Readers with an interest in NT politics might care to tune into the streaming audio version of this morning’s ABC Local Radio morning program, where (among others) yours truly discussed a sudden outbreak of ill-discipline in the Martin government backbench. A memo from indigenous MLA Matthew Bonson to his 4 Aboriginal colleagues has been leaked to the media, in which Bonson reflected on widespread unhappiness with the Martin government in the Aboriginal community and touted a joint demand that Chief Minister Clare Martin hand over the Indigenous Affairs portfolio to an indigenous MLA.
You can hear my contribution here (Real Player) or here (Windows Media Player), starting at the 9:30 minutes point of a 30 minute audio (the whole program is worth listening to if you’ve got the time). I also reflect briefly on federal Health Minister Tony Abbott’s call in an opinion piece in this morning’s SMH for a “new paternalism” in the administration of remote indigenous communities.
Update – News Online carries the predictable Pavlovian federal Labor and Greens reaction to Abbott’s “new form of paternalism” remark. Abbott would no doubt be pleased; the dog whistle worked again (to mix a metaphor). However, if we read behind the calculated cynicism of his “paternalism” rhetoric, Abbott’s basic point is quite a sensible one. Board or committee members of Aboriginal councils and associations frequently (maybe even usually) lack a clear understanding of their role, and in particular the fact that a board generally does not interfere in the day-to-day management of the enterprise.
There are some whitefella organisations I have advised that also don’t understand this principle (not to mention some blogosphere commentators about the ABC Board). But it’s more serious in Aboriginal communities, because voluntary community associations fulfil functions that usually involve administration of hundreds of thousands of dollars and the very basic wellbeing of a vulnerable community. Boards or committees frequently oscillate between boredom and non-attendance at meetings (even when offered very generous “sitting fees”), and interference in the day-to-day management of even relatively well run organisations. This interference all too often implements or perpetuates decisions involving cronyism, patronage and even outright corruption. Employed managers usually have no viable choice but to resign or take the line of least resistance when subjected to such demands. Some white managers are actively complicit in such behaviour or even initiate it.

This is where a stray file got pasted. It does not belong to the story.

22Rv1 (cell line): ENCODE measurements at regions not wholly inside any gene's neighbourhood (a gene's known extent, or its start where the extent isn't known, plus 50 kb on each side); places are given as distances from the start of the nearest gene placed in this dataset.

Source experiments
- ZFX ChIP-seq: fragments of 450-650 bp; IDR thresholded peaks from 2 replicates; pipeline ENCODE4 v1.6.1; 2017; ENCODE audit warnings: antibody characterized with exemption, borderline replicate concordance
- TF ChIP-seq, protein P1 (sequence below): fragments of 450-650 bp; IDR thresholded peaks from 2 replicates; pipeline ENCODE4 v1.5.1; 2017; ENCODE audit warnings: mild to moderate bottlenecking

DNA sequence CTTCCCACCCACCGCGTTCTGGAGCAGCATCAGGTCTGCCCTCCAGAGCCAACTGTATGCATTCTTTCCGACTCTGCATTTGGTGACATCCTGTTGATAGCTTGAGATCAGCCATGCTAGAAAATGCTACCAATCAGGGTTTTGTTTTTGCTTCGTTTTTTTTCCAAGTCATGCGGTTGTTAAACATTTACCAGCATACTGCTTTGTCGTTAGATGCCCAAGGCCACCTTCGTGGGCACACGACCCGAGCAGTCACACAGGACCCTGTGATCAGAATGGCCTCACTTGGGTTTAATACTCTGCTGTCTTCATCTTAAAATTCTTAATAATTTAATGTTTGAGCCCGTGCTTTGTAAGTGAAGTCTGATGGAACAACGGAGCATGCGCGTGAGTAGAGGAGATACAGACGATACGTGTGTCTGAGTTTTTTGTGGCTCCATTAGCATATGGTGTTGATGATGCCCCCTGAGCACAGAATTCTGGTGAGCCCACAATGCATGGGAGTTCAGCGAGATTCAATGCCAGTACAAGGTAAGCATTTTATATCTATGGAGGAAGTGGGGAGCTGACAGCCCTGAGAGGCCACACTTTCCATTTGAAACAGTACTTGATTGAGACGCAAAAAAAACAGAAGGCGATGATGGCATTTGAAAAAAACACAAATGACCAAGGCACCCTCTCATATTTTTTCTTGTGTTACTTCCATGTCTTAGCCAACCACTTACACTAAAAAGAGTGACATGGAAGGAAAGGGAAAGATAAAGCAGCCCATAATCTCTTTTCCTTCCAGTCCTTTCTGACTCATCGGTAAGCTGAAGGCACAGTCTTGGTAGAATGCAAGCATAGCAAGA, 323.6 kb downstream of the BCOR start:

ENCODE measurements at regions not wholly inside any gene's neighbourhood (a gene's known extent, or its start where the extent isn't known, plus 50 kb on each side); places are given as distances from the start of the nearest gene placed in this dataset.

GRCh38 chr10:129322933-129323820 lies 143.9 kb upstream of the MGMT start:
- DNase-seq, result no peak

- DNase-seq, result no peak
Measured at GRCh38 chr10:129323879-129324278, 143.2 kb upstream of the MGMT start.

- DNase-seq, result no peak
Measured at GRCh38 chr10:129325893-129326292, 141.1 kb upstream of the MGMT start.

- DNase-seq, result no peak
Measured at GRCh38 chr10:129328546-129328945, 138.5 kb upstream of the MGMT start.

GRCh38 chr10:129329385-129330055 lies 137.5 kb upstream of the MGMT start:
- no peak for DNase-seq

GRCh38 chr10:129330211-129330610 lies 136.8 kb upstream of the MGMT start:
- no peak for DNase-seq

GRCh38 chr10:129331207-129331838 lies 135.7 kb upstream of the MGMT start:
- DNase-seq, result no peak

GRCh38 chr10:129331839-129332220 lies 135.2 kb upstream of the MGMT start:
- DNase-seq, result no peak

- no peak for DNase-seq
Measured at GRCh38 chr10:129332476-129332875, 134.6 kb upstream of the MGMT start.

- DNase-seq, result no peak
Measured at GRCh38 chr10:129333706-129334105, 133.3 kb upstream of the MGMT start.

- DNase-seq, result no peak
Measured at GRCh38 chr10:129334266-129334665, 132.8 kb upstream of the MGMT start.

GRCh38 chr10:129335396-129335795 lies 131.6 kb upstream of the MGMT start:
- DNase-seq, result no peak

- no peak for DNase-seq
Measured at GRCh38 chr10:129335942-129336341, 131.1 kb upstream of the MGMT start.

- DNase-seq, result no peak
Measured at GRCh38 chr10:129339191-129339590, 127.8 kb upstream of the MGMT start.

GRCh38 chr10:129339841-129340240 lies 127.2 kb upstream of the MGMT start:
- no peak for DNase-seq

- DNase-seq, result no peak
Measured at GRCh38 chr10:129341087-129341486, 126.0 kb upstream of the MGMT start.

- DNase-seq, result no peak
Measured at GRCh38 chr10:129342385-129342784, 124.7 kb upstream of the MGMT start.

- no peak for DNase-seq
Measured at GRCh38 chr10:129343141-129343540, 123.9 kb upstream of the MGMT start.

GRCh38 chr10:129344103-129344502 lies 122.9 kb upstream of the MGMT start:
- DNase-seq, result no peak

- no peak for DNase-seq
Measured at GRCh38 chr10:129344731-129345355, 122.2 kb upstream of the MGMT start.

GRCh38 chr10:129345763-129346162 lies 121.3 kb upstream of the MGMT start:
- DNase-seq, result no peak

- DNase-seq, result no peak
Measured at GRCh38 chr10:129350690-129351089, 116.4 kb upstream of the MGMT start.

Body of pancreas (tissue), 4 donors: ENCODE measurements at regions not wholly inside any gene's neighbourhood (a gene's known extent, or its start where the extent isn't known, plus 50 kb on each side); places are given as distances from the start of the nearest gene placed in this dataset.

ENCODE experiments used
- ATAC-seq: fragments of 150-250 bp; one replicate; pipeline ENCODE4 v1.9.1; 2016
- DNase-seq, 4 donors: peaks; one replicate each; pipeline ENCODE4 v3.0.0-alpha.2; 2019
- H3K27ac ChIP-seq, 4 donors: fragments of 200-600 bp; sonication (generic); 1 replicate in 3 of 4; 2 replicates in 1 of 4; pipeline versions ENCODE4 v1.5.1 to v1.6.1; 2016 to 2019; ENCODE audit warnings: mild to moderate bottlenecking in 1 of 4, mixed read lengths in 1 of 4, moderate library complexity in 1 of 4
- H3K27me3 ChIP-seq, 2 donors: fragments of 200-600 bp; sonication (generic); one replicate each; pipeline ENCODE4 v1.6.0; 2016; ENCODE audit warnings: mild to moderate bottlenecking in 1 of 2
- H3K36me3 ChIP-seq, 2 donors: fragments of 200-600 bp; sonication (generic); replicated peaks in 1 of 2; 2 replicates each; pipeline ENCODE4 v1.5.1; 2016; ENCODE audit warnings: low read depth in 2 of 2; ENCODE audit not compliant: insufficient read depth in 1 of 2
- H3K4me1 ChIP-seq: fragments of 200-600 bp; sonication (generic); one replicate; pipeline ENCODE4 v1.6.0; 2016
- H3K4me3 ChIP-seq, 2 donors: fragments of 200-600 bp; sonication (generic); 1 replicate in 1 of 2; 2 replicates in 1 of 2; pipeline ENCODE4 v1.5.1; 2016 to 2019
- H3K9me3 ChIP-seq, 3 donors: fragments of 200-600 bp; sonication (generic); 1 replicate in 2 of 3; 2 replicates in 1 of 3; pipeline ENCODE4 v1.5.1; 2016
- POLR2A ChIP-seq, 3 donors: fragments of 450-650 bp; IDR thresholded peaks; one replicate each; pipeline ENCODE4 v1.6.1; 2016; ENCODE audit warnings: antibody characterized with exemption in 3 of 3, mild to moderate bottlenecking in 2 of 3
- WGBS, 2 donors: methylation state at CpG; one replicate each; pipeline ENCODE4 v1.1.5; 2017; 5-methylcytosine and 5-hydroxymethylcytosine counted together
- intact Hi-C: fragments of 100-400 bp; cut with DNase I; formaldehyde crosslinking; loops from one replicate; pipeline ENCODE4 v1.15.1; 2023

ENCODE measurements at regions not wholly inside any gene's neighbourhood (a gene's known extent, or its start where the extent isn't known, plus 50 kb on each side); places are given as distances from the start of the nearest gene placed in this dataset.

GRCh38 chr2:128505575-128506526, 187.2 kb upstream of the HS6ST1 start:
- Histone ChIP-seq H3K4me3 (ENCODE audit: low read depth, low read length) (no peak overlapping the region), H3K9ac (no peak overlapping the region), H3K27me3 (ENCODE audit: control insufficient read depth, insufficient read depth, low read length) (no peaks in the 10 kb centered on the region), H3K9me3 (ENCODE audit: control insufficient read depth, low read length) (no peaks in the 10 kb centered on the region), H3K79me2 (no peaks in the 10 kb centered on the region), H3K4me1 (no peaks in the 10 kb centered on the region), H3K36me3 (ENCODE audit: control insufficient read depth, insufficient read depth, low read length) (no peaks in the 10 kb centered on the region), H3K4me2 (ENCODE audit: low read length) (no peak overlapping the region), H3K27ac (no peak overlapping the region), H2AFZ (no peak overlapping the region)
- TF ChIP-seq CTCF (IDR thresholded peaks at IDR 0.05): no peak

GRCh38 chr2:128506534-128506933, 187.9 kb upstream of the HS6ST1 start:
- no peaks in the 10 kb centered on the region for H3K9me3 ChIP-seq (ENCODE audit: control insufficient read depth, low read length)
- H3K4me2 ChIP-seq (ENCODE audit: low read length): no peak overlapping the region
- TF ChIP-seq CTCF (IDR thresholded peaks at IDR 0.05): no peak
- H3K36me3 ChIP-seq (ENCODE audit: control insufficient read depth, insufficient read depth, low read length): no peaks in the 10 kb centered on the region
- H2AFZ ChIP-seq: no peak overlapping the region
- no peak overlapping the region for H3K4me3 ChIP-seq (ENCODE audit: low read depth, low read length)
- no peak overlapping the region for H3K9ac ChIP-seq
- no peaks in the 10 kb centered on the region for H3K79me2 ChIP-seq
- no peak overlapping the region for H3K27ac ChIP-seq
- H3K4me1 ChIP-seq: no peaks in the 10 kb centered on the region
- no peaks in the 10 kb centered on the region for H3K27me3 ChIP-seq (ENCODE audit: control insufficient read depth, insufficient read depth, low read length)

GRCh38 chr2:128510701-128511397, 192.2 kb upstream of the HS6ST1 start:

I certainly wouldn’t have any problem with federal government imposition of an accountability structure on Aboriginal communities that ensured that boards and committees understood and adhered to their proper role of policy and overall budgetary oversight, together with decisions on hiring and firing employed managers, though with carefully designed protections to ensure that managers could not be sacked for refusing to facilitate cronyism and corruption. Of course, what I’m talking about here is a form of protection for managers in Aboriginal communities from harsh and oppressive termination of employment. If that’s what Abbott has in mind, it certainly involves an unintended irony.
There would also need to be some form of systematic vetting of suitability for appointment as a community manager/administrator. That would not necessarily involve undermining principles of indigenous self-determination. You would simply establish a licensing system for indgenous community managers/administrators, so that community councils and associations would be obliged to select from a field of only licensed candidates. That should largely eliminate a phenomenon I have sometimes observed where a manager known or strongly suspected of corrupt behaviour at a previous community nevertheless finds little difficulty being employed somewhere else because the “bush telegraph” didn’t operate. Such people are usually very adept at manipulating and ingratiating themselves into the favour of community members.